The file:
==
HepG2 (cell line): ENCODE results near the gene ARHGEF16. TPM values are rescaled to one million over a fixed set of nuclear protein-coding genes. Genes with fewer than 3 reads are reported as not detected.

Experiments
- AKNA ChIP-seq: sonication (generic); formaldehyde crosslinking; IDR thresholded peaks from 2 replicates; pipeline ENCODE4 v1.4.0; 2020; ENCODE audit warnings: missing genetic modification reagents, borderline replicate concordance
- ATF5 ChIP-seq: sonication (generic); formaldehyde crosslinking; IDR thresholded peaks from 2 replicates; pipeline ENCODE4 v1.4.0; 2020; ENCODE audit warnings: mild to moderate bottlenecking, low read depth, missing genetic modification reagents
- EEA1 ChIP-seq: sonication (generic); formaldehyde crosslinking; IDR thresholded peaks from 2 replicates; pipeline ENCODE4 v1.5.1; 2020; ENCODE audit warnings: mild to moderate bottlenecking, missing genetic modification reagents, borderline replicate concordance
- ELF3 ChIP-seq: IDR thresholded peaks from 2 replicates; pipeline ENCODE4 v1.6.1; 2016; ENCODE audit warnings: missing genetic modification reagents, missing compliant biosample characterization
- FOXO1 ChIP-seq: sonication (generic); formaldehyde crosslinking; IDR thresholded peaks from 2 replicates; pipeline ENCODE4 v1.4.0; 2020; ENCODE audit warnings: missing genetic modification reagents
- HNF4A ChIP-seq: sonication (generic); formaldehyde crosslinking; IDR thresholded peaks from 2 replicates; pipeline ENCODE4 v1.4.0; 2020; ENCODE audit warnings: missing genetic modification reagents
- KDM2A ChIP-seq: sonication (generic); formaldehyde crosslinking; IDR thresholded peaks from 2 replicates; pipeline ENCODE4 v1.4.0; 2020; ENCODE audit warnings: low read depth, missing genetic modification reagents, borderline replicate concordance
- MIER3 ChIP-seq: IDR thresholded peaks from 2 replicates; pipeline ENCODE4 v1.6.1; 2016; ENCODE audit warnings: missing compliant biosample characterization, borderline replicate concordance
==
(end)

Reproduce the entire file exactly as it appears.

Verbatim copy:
HepG2 (cell line): ENCODE results near the gene ARHGEF16. TPM values are rescaled to one million over a fixed set of nuclear protein-coding genes. Genes with fewer than 3 reads are reported as not detected.

Experiments
- AKNA ChIP-seq: sonication (generic); formaldehyde crosslinking; IDR thresholded peaks from 2 replicates; pipeline ENCODE4 v1.4.0; 2020; ENCODE audit warnings: missing genetic modification reagents, borderline replicate concordance
- ATF5 ChIP-seq: sonication (generic); formaldehyde crosslinking; IDR thresholded peaks from 2 replicates; pipeline ENCODE4 v1.4.0; 2020; ENCODE audit warnings: mild to moderate bottlenecking, low read depth, missing genetic modification reagents
- EEA1 ChIP-seq: sonication (generic); formaldehyde crosslinking; IDR thresholded peaks from 2 replicates; pipeline ENCODE4 v1.5.1; 2020; ENCODE audit warnings: mild to moderate bottlenecking, missing genetic modification reagents, borderline replicate concordance
- ELF3 ChIP-seq: IDR thresholded peaks from 2 replicates; pipeline ENCODE4 v1.6.1; 2016; ENCODE audit warnings: missing genetic modification reagents, missing compliant biosample characterization
- FOXO1 ChIP-seq: sonication (generic); formaldehyde crosslinking; IDR thresholded peaks from 2 replicates; pipeline ENCODE4 v1.4.0; 2020; ENCODE audit warnings: missing genetic modification reagents
- HNF4A ChIP-seq: sonication (generic); formaldehyde crosslinking; IDR thresholded peaks from 2 replicates; pipeline ENCODE4 v1.4.0; 2020; ENCODE audit warnings: missing genetic modification reagents
- KDM2A ChIP-seq: sonication (generic); formaldehyde crosslinking; IDR thresholded peaks from 2 replicates; pipeline ENCODE4 v1.4.0; 2020; ENCODE audit warnings: low read depth, missing genetic modification reagents, borderline replicate concordance
- MIER3 ChIP-seq: IDR thresholded peaks from 2 replicates; pipeline ENCODE4 v1.6.1; 2016; ENCODE audit warnings: missing compliant biosample characterization, borderline replicate concordance